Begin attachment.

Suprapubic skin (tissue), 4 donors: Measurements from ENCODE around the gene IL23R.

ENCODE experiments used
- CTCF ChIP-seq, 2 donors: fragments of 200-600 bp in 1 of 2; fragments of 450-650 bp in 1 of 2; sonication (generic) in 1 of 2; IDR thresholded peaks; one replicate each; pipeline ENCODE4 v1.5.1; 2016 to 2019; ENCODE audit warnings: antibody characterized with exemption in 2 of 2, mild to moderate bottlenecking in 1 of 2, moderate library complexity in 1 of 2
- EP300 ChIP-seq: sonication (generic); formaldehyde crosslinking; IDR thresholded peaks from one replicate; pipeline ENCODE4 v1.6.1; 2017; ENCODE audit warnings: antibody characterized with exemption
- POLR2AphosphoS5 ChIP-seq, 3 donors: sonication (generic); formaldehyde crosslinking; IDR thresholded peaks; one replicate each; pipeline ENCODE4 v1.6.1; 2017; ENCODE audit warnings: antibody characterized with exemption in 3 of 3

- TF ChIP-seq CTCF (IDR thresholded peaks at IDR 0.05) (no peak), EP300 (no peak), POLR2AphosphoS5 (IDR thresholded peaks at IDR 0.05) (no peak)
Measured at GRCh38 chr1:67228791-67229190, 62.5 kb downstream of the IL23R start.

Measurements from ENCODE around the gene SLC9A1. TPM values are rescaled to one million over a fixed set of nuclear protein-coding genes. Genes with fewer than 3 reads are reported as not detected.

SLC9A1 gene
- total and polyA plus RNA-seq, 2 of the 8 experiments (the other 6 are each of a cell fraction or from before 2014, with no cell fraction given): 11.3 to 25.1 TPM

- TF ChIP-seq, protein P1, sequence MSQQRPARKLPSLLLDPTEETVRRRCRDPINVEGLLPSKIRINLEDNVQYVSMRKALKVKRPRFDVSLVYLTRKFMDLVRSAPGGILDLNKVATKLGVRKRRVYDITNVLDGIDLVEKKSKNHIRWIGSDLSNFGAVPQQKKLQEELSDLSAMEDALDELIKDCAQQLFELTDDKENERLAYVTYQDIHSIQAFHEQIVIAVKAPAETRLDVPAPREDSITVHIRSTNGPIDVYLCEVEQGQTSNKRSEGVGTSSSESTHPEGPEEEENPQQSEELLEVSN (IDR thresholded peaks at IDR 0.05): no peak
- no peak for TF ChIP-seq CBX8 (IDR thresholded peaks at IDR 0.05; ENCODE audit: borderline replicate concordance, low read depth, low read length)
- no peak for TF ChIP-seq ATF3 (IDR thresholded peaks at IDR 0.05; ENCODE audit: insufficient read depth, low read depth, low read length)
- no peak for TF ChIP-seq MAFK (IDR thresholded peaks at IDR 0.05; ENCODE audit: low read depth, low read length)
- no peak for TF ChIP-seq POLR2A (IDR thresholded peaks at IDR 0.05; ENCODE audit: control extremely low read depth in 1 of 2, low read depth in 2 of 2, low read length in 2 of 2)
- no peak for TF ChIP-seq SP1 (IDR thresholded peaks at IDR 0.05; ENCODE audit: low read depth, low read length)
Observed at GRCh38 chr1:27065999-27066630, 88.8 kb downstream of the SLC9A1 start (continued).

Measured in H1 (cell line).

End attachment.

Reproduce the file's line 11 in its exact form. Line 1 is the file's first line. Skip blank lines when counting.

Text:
- TF ChIP-seq, protein P1, sequence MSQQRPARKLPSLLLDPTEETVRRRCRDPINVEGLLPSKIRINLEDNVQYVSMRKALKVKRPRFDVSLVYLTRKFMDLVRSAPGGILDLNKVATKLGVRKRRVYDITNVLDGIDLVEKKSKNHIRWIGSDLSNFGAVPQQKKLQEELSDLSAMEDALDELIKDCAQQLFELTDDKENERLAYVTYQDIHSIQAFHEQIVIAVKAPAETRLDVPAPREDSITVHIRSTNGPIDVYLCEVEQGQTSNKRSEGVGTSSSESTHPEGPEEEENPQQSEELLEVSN (IDR thresholded peaks at IDR 0.05): no peak